Can The Americans
Take Back Ryder Cup?

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Which team will win the Ryder Cup?

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EUROPE
TEAM USA

Expect winning ways to continue

Wojciechowski By Gene Wojciechowski
ESPN.com
Archive

MEDINAH, Ill. -- For the record, Riles had the first pick in our Ryder Cup draft and he took Team USA. Very cagey on his part. He gets to be Captain America and I get stuck explaining an uncomfortable truth:

Team Europe is going to win.

I'm certainly not rooting against the Americans, but how can you objectively look at this matchup and think Team USA is going to be showering in champagne late Sunday? How can you crunch the numbers and somehow come up with a home team victory?

Answer: You can't.

The Europeans have won six of the past eight Ryder Cups. They've won huge (in 2006, 2004). They've won small (2010, 2002, 1997, 1995). They've won over there (2010, 2006, 2002, 1997). They've won over here (2004, 1995).

They've got the best golfer on the planet -- Rory McIlroy. Greg Norman says he's so good that he intimidates the second best player in the world, Tiger Woods.

Actually, I think the only things that bother Tiger are camera shutters, TMZ and male pattern baldness. So I'm not buying what Norman is selling. But put it this way: McIlroy isn't intimidated by Woods, or any member of Team USA. And that probably goes for most, if not all, of Team Europe's players.

If you're European captain Jose Maria Olazabal, your head hits the pillow each night knowing that Team USA doesn't have a player with a winning Ryder Cup record. Not Tiger. Not Phil Mickelson. Not anybody on the 12-man roster.

Team Europe has eight players with winning records, including Sergio Garcia (14-6-4), who suddenly remembers how to putt whenever a Ryder Cup rolls around. And the only thing louder than Ian Poulter's clothes is his play during the Cup. He's 8-3-1, unbeaten in singles and generally acts like somebody plunged an adrenalin needle into his heart.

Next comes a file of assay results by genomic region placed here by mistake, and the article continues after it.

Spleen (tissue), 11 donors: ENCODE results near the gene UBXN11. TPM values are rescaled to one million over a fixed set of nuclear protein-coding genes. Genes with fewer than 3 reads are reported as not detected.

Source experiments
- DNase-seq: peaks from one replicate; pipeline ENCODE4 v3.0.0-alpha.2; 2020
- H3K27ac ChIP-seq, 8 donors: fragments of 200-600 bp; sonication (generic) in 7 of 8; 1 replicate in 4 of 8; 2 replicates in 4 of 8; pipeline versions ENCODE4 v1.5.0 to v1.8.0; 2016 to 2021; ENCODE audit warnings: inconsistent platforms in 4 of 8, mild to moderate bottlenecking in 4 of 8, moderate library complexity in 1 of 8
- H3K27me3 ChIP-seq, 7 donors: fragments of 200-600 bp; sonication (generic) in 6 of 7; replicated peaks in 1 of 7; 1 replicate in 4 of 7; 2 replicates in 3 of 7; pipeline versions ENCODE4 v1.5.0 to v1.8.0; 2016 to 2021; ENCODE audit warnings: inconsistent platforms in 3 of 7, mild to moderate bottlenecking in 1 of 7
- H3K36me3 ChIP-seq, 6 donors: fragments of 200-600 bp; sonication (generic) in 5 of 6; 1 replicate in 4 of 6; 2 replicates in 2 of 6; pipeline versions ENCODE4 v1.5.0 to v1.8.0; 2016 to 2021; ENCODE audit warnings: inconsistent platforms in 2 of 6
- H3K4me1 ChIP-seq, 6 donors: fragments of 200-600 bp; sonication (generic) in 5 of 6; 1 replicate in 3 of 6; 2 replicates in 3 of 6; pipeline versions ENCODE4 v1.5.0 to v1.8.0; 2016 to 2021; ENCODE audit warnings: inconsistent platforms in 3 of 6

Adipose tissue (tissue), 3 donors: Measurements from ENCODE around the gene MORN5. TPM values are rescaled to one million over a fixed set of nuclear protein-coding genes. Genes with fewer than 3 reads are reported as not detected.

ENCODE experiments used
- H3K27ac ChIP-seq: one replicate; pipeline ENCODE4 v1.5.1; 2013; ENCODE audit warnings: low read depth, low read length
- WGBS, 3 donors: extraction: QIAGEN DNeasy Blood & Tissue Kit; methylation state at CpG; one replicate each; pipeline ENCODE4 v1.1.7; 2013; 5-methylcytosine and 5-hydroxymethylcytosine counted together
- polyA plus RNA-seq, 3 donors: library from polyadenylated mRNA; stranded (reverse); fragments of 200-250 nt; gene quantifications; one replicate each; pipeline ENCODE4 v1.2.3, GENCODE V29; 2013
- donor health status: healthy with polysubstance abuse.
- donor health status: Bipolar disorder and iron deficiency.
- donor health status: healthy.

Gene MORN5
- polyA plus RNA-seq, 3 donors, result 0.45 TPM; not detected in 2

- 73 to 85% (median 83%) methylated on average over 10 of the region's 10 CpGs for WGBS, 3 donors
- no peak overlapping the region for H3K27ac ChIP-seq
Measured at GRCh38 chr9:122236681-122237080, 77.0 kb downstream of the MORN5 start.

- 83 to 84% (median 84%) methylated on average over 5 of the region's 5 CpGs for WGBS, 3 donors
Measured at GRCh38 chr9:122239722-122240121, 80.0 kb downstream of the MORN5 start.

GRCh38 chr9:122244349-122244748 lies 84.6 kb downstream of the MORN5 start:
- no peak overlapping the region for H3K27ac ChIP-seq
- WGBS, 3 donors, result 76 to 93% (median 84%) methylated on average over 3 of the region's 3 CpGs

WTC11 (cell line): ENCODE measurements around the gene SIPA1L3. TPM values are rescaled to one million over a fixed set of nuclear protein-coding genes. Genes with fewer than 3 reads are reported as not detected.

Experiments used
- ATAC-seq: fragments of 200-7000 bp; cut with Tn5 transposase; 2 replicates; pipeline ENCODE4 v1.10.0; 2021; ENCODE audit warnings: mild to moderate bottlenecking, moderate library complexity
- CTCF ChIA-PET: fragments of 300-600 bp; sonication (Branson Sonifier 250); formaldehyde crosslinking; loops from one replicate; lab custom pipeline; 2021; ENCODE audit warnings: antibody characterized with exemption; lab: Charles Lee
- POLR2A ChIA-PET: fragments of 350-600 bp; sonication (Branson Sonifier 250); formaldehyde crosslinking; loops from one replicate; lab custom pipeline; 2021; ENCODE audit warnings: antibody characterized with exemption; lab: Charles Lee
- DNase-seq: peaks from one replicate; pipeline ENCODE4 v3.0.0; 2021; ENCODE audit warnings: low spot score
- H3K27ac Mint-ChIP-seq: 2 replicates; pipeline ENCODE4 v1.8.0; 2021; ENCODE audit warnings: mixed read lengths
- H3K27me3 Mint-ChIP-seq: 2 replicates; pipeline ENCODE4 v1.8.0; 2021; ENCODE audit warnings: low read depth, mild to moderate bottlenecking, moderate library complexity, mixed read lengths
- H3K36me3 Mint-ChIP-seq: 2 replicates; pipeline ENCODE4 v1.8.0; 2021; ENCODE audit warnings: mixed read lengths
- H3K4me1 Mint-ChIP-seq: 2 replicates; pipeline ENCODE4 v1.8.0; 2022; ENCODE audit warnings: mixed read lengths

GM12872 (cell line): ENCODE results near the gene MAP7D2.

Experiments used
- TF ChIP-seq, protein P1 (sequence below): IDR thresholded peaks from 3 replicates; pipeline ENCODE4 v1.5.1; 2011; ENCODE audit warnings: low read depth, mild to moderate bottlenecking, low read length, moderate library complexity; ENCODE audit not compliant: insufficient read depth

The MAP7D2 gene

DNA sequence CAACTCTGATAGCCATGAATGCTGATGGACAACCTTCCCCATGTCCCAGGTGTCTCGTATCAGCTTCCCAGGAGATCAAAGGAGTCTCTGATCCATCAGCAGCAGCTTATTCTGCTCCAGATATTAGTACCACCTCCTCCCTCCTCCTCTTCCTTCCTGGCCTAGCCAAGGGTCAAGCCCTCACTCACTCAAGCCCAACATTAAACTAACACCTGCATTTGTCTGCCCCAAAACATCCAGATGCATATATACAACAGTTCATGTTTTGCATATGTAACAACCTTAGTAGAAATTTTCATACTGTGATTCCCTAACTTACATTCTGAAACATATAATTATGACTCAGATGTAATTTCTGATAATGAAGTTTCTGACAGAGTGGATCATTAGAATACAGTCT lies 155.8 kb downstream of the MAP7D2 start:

Luke Donald is 8-2-1 overall. Lee Westwood is 16-11-6. And nobody on Team USA is in a hurry to see Graeme McDowell's name (4-2-2) on the daily pairings sheet.

Did I mention that Team USA has four rookies on its team? Team Europe has just one -- Nicolas Colsaerts, and he just happens to hit the ball longer than anybody in the field.

Experience matters in the Ryder Cup. A lot. One-third of the Team USA roster has never stood on the first tee of a Ryder Cup match and experienced the sheer terror and pressure of playing in this event. Nothing against Webb Simpson and his Presidents Cup appearance, but it's not the Ryder Cup.

The Europeans have four players (McIlroy, Donald, Westwood and Martin Kaymer) who know what it's like to be the No. 1-ranked player in the world. Team USA has one (Woods).

The Europeans live for the Ryder Cup. So does their captain. Olazabal had a career 18-8-5 record in the Cup and was part of the first European team to win on American soil (1987). So he's not going to be flustered by the pro-USA crowds at Medinah. Nor will his team.

This is going to be close. Very close.

The "Medinah Maulers," as Riles calls Team USA (sounds like someone I know has already applied for a copyright and purchased a silk-screening machine), are formidable. On paper, it could be one of the strongest teams the USA has had.

But Olazabal didn't just fall off the golf cart. He isn't going to back down to DLIII, or to this being an away game. You don't think he has a plan, too?

I'll give Riles this much: the Medinah crowds will be fully engaged come Sunday. No Bears game that day; they play Monday night.

I won't be surprised if Team USA wins. But I'm still going with the defending champs, barely. A 14½-13½ finish sounds about right.

These are the facts. And sorry, but not even Captain America can refute them.

Home cooking rules the day

Reilly By Rick Reilly